The Spirit Inside

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There is a Scripture that I’ve been wrestling with this week. It all started while I was preparing my heart for worship on Sunday, and watching a sermon video. I think I’ve gotten what it has been saying to me, so I thought I would share. The passage is found in Ezekiel, right before one of my favorite stories in the Bible (the Valley of Dry Bones). God is talking to the people of Israel, for after they have been exiled from the Promised Land:

“For I will gather you up from all the nations and bring you home again to your land. The I will sprinkle clean water on you, and you will be clean. Your filth will be washed away, and you will no longer worship idols. And I will give you a new heart, and I will put a new spirit in you. I will take out your stony, stubborn heart and give you a tender, responsive heart. And I will put my Spirit in you so that you will follow my decrees and be careful to obey my regulations.” –Ezekiel 36:24-27, NLT

This passage floored me when I read it that morning! I couldn’t believe I had ever missed this section before (during the other times I’ve read through Ezekiel).

As I was saying yesterday, sin makes us dirty and filthy. It’s not a place you, or God, want to find yourself in. So God is saying to the people of  Israel that He knows what they have gone through, but He wants to make them clean. He will take their sin from them, so that they may learn to live a clean life. This new life that He wants to give them is by taking away their selfish desires and giving them a heart to care for others. He then says that He will put His own spirit within them so they will know what it means to follow God.

God makes this same offer to you and me. The difference between them and us is that we understand God fulfilling this promise through Jesus Christ. While he was on earth, Jesus taught us what it meant to follow God and live godly lives. It wasn’t all about the religiosity of the Pharisees (and even the same as many Christians today), instead it was about loving God and loving one another. To love God means to help others and love them. John writes this, “But whoever has the world’s goods, and sees his brother in need and closes his heart against him, how does the love of God abide in him?” (1 John 3:17, NASB). So knowing the love of God, compels us to love and care for others. This is the problem that the ancient Israelites were facing. They knew God, but they cared more about the rules then what it meant to be the Children of God.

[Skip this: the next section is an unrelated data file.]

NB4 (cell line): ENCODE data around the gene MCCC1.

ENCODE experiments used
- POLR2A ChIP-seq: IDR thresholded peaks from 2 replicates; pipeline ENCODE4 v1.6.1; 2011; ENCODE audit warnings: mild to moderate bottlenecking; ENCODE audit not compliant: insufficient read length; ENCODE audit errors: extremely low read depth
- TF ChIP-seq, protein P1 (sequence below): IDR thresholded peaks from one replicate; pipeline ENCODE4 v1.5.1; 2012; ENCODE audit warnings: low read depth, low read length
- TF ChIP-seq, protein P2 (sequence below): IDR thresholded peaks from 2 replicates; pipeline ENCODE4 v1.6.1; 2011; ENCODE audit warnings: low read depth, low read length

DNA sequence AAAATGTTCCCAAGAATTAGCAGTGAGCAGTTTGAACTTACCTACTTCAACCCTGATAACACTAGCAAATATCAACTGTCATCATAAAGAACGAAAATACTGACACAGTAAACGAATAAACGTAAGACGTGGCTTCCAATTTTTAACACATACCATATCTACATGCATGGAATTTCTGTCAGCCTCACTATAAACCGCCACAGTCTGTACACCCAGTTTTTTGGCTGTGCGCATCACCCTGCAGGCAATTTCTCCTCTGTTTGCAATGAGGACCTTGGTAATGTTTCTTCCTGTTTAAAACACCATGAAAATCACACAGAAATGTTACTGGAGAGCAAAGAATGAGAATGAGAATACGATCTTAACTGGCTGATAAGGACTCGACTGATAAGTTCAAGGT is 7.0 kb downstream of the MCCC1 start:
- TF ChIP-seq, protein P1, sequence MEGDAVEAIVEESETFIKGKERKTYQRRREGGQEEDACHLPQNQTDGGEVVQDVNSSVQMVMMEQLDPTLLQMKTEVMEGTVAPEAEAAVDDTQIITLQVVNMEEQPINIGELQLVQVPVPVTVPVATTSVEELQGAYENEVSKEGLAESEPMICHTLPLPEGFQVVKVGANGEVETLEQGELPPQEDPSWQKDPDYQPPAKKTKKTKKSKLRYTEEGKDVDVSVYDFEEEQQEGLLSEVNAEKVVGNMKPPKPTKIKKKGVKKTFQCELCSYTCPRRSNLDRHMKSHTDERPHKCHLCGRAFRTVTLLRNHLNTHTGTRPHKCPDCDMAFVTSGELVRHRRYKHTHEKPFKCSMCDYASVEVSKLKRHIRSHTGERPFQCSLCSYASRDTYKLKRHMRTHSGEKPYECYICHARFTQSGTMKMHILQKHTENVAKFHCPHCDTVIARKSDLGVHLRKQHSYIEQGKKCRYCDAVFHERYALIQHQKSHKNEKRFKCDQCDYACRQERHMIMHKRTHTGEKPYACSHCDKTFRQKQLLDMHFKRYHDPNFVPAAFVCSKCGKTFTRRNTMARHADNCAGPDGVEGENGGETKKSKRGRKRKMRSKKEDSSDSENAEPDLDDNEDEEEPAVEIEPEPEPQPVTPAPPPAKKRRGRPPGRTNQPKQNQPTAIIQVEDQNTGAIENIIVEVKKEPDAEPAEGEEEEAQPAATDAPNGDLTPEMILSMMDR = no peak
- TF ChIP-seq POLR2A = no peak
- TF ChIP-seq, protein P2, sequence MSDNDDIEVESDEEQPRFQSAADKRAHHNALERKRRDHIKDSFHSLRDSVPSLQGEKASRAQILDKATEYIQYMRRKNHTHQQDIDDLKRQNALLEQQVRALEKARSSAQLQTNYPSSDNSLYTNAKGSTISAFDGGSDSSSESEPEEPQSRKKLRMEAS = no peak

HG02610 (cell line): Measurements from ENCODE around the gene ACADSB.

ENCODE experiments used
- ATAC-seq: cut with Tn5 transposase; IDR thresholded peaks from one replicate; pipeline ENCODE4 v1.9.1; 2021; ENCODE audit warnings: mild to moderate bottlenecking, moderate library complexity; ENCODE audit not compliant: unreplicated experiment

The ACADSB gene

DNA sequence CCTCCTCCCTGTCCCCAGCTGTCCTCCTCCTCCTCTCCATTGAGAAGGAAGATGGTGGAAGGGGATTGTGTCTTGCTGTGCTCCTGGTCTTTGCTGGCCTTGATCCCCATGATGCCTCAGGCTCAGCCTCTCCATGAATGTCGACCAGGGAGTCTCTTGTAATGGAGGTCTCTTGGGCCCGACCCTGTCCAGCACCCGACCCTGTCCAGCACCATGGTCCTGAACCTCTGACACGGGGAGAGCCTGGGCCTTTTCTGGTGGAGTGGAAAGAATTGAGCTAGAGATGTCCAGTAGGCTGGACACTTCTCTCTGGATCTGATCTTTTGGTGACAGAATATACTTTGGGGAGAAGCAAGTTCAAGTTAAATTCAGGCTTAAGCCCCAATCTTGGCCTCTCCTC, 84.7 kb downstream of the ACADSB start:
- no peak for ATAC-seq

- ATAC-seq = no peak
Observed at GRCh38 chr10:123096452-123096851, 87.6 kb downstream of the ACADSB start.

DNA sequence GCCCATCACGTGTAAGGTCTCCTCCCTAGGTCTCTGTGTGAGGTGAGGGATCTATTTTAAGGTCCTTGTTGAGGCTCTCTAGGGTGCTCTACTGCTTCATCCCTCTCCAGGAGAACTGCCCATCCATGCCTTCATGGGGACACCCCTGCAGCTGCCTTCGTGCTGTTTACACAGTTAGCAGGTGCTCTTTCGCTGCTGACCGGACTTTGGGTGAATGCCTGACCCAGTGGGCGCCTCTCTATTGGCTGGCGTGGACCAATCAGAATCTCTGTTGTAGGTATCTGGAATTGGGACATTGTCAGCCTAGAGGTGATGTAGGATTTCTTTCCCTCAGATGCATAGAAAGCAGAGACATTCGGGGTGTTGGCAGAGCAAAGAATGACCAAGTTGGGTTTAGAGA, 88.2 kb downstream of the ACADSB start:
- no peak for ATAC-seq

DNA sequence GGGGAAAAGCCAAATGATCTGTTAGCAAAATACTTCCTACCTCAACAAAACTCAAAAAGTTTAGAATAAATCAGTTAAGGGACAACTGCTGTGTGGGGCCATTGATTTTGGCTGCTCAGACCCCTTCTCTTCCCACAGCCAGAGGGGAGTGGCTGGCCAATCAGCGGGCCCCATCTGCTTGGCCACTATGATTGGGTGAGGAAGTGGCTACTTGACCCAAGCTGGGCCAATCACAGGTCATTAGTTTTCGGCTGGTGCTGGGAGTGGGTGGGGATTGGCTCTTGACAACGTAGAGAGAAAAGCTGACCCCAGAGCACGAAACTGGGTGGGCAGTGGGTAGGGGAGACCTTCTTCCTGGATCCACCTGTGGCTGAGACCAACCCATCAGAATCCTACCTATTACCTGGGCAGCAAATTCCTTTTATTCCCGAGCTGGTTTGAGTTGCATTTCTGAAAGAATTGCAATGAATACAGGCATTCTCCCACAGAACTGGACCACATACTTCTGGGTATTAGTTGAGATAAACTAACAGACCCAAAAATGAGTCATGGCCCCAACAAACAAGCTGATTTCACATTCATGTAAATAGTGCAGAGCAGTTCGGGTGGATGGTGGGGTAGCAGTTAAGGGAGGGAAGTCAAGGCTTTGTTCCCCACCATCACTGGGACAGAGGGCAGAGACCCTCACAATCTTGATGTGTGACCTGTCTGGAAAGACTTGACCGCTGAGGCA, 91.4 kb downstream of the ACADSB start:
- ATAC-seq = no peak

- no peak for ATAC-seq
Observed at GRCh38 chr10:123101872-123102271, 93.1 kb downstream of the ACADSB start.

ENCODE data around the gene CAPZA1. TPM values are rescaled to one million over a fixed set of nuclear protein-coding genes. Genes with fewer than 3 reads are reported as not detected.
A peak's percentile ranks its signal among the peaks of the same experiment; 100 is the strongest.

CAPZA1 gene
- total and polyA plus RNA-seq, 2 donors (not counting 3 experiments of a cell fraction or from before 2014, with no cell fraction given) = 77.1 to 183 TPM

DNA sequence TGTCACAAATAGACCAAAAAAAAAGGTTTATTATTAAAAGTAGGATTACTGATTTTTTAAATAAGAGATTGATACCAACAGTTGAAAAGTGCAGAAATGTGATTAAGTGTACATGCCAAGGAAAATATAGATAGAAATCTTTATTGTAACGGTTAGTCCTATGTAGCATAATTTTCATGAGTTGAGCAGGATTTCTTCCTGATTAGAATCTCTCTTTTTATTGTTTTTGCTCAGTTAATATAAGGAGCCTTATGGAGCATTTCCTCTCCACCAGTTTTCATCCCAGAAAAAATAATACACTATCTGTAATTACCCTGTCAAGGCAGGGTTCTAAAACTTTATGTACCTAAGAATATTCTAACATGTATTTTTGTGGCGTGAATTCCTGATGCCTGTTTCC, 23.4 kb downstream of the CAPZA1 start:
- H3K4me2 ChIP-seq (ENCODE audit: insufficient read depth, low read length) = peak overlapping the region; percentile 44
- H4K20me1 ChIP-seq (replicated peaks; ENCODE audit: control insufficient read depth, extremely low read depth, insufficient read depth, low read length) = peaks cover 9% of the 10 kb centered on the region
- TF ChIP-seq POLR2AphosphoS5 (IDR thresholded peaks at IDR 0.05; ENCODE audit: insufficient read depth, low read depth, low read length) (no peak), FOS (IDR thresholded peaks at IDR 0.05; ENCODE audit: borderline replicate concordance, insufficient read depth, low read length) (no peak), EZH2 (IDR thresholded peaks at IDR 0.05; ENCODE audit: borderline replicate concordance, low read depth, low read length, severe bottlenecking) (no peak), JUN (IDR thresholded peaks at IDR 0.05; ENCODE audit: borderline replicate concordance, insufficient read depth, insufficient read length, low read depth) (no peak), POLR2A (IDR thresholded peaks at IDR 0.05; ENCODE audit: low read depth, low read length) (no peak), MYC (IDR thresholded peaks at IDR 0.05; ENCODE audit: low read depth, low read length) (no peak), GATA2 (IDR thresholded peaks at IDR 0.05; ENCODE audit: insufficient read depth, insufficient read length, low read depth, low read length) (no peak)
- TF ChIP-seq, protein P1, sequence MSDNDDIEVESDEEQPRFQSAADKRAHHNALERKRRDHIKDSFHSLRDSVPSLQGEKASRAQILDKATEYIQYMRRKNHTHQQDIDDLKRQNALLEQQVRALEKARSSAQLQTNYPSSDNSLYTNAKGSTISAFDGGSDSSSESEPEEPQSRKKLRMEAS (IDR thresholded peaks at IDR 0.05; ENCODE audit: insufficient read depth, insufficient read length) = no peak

The Spirit of God lives within us. This means God lives within us. He is not some bearded man in the clouds watching the world from his throne. He lives within you and I, by our acceptance of Christ’s saving death. The Cross not only saved us from our sins, but allowed us to have the closest relationship with God no one before him was able to have. We are able to know God in this way because of the Spirit. Paul writes, “For to us God revealed [the things of God] through the Spirit; for the Spirit searches all things, even the depth of God. For who among men knows the thoughts of a man except the spirit of the man which is in him? Even so the thoughts of God no one knows except the Spirit of God. Now we have received, not the spirit of the world, but the Spirit who is from God, so that we may know the things freely given to us by God, which things we also speak, not in words taught by humans wisdom, but in those taught by the Spirit, combining spiritual thoughts with spiritual words.” (1 Corinthians 2:10-13, NASB). This knowledge of God helps us to see and know what it means to follow him!